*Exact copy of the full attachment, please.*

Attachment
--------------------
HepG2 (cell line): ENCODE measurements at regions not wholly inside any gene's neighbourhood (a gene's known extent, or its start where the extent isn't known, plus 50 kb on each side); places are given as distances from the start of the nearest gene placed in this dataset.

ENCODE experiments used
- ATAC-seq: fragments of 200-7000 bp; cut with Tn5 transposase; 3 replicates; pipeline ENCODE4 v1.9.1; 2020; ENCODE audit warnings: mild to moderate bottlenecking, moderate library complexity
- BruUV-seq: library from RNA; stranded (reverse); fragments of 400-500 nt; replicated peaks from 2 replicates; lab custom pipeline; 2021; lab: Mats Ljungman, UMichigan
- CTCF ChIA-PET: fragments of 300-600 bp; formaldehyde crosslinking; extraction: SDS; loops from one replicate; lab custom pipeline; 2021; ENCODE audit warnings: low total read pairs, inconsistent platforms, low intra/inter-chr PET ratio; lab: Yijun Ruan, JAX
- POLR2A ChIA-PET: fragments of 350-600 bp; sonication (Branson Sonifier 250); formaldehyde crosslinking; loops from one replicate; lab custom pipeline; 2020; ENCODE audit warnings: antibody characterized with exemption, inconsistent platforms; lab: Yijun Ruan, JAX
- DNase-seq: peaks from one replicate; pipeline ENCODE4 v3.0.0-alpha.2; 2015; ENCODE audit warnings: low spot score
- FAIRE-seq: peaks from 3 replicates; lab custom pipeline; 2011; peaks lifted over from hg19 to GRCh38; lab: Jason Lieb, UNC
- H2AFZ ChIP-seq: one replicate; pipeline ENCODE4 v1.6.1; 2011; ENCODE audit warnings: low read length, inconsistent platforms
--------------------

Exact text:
HepG2 (cell line): ENCODE measurements at regions not wholly inside any gene's neighbourhood (a gene's known extent, or its start where the extent isn't known, plus 50 kb on each side); places are given as distances from the start of the nearest gene placed in this dataset.

ENCODE experiments used
- ATAC-seq: fragments of 200-7000 bp; cut with Tn5 transposase; 3 replicates; pipeline ENCODE4 v1.9.1; 2020; ENCODE audit warnings: mild to moderate bottlenecking, moderate library complexity
- BruUV-seq: library from RNA; stranded (reverse); fragments of 400-500 nt; replicated peaks from 2 replicates; lab custom pipeline; 2021; lab: Mats Ljungman, UMichigan
- CTCF ChIA-PET: fragments of 300-600 bp; formaldehyde crosslinking; extraction: SDS; loops from one replicate; lab custom pipeline; 2021; ENCODE audit warnings: low total read pairs, inconsistent platforms, low intra/inter-chr PET ratio; lab: Yijun Ruan, JAX
- POLR2A ChIA-PET: fragments of 350-600 bp; sonication (Branson Sonifier 250); formaldehyde crosslinking; loops from one replicate; lab custom pipeline; 2020; ENCODE audit warnings: antibody characterized with exemption, inconsistent platforms; lab: Yijun Ruan, JAX
- DNase-seq: peaks from one replicate; pipeline ENCODE4 v3.0.0-alpha.2; 2015; ENCODE audit warnings: low spot score
- FAIRE-seq: peaks from 3 replicates; lab custom pipeline; 2011; peaks lifted over from hg19 to GRCh38; lab: Jason Lieb, UNC
- H2AFZ ChIP-seq: one replicate; pipeline ENCODE4 v1.6.1; 2011; ENCODE audit warnings: low read length, inconsistent platforms